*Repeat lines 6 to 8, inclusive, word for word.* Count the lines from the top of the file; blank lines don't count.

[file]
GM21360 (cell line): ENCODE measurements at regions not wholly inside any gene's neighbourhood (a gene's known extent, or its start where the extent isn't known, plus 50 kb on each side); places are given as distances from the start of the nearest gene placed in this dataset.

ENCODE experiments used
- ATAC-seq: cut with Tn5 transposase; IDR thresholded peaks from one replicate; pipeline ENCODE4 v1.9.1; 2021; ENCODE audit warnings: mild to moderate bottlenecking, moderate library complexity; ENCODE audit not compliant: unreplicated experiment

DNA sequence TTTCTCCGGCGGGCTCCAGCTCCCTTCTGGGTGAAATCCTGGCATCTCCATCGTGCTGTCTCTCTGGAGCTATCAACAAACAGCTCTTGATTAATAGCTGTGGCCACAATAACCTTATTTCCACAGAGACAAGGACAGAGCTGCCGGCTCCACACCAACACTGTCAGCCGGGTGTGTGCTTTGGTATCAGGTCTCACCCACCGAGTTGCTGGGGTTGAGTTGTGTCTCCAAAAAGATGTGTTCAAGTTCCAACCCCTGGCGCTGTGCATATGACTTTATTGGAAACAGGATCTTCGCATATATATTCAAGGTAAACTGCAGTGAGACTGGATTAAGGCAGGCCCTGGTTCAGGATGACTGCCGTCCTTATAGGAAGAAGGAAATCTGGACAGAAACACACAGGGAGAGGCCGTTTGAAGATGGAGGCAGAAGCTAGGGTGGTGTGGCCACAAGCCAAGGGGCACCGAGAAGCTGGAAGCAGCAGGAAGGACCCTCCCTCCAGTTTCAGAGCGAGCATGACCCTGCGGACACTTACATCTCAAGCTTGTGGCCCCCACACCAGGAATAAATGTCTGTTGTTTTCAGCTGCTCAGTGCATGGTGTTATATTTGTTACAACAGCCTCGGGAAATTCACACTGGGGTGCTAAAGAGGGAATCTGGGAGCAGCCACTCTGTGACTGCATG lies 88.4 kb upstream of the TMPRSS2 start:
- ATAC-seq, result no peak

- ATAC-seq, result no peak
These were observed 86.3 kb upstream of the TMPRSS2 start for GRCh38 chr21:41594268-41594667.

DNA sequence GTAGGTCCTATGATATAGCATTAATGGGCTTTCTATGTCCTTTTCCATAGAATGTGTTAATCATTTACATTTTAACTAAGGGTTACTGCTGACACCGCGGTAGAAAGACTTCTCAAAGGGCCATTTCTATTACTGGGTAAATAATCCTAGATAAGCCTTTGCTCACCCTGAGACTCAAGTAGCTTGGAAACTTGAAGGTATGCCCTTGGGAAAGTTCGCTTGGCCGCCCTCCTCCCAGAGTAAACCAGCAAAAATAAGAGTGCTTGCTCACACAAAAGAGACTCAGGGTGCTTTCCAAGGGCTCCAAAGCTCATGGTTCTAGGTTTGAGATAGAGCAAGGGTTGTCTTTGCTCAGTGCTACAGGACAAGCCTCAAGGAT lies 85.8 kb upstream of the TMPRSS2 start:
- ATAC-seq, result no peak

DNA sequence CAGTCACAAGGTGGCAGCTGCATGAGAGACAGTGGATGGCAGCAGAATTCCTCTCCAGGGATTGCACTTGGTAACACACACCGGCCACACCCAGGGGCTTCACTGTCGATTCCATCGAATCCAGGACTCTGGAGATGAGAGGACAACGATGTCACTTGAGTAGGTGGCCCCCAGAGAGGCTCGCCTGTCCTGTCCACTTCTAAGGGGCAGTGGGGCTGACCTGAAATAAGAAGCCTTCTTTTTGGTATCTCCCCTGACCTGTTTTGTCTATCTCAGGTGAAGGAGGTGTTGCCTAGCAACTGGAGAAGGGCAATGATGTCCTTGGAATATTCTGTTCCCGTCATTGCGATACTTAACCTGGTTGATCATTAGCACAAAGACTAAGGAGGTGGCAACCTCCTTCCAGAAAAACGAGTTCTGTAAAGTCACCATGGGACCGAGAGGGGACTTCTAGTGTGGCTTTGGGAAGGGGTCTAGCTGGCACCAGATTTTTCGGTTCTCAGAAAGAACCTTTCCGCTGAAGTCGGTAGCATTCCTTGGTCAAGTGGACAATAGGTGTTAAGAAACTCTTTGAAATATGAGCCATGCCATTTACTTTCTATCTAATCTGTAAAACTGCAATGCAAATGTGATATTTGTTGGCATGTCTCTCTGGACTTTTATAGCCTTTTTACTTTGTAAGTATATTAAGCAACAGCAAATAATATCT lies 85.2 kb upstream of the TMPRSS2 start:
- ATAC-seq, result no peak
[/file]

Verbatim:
- ATAC-seq, result no peak
These were observed 86.3 kb upstream of the TMPRSS2 start for GRCh38 chr21:41594268-41594667.

DNA sequence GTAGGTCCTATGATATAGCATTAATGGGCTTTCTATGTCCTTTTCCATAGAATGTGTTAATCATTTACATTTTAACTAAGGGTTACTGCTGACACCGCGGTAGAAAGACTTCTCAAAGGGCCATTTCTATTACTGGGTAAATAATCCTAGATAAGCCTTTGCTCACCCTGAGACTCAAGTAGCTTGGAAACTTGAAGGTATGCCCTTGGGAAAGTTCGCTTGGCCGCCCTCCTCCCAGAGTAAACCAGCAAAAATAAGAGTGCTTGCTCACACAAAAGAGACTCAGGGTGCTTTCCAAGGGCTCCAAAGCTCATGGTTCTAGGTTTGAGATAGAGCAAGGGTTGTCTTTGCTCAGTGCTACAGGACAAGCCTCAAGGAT lies 85.8 kb upstream of the TMPRSS2 start: